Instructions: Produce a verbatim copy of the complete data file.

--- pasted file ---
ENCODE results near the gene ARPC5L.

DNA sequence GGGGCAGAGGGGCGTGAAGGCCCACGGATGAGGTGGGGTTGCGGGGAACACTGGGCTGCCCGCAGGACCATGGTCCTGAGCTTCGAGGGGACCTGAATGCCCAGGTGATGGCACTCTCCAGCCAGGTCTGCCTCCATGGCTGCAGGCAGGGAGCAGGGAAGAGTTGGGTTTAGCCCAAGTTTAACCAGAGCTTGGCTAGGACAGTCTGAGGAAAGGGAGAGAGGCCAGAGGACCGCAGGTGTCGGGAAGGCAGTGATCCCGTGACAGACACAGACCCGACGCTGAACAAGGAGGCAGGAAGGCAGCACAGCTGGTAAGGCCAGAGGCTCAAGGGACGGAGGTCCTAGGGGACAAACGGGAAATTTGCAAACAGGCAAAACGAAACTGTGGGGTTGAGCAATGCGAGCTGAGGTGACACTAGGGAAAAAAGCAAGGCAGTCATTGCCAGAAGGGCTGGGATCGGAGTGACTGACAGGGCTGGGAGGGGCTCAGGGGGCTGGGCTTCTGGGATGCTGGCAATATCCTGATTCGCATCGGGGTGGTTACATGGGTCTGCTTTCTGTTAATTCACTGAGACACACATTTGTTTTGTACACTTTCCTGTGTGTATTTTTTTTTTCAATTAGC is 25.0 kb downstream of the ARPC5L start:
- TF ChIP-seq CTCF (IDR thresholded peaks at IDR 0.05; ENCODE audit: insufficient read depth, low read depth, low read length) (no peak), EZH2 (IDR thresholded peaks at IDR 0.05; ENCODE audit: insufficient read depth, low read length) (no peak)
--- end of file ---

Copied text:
ENCODE results near the gene ARPC5L.

DNA sequence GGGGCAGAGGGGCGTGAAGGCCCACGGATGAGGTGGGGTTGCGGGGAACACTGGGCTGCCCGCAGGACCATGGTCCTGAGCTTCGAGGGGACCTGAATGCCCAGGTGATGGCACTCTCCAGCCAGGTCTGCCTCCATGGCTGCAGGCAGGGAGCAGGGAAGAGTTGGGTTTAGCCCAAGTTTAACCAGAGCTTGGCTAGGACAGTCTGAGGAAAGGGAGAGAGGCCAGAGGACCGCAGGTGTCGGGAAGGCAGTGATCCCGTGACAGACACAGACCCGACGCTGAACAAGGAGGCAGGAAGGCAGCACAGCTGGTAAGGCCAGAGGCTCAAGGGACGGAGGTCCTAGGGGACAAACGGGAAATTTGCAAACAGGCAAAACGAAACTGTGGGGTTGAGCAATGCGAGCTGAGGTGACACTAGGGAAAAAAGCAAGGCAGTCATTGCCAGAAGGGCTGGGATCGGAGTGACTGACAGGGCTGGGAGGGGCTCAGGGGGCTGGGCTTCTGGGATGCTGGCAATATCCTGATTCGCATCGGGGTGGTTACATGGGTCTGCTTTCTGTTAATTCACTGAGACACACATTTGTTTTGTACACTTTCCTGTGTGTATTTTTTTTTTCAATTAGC is 25.0 kb downstream of the ARPC5L start:
- TF ChIP-seq CTCF (IDR thresholded peaks at IDR 0.05; ENCODE audit: insufficient read depth, low read depth, low read length) (no peak), EZH2 (IDR thresholded peaks at IDR 0.05; ENCODE audit: insufficient read depth, low read length) (no peak)